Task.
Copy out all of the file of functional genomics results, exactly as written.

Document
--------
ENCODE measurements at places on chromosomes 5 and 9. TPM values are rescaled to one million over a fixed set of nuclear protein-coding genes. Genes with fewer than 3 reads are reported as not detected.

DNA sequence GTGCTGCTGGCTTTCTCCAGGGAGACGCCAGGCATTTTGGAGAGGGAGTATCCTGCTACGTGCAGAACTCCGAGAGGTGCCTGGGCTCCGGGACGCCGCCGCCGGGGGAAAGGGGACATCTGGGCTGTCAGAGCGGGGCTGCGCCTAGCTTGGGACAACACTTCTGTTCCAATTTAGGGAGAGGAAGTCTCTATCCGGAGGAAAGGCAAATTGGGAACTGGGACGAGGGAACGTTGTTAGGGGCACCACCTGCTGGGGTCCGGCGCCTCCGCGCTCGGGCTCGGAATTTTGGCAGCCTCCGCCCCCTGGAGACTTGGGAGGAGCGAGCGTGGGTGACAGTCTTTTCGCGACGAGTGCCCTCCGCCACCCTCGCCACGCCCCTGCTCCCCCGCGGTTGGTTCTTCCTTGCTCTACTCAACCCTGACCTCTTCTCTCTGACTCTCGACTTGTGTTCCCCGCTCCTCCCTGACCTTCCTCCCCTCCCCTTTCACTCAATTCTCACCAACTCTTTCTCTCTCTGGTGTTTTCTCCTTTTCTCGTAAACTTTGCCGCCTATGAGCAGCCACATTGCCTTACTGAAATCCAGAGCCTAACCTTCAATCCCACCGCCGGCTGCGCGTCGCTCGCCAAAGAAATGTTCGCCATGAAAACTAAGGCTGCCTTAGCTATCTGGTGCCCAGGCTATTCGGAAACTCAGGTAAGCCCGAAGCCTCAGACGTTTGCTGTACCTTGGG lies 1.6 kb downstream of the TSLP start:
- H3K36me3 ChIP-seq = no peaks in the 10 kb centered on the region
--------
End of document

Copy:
ENCODE measurements at places on chromosomes 5 and 9. TPM values are rescaled to one million over a fixed set of nuclear protein-coding genes. Genes with fewer than 3 reads are reported as not detected.

DNA sequence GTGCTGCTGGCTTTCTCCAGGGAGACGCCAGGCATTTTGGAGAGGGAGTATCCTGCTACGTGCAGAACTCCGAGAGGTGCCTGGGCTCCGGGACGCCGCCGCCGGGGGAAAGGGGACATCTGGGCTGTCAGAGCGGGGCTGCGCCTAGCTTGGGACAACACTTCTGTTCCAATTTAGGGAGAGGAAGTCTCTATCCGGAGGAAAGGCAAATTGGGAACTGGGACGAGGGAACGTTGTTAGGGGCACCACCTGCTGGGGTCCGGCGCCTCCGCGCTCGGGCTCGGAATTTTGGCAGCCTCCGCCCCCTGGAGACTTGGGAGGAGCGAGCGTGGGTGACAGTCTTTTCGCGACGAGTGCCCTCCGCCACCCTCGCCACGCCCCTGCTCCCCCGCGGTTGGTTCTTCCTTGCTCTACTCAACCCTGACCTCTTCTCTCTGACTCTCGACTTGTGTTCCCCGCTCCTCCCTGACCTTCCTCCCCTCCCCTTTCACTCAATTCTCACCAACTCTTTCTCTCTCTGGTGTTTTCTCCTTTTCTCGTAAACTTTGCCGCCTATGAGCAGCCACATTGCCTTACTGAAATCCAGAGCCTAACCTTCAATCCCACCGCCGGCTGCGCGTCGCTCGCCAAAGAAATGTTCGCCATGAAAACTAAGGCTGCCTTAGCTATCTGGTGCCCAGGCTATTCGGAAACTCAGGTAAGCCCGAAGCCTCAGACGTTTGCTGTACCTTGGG lies 1.6 kb downstream of the TSLP start:
- H3K36me3 ChIP-seq = no peaks in the 10 kb centered on the region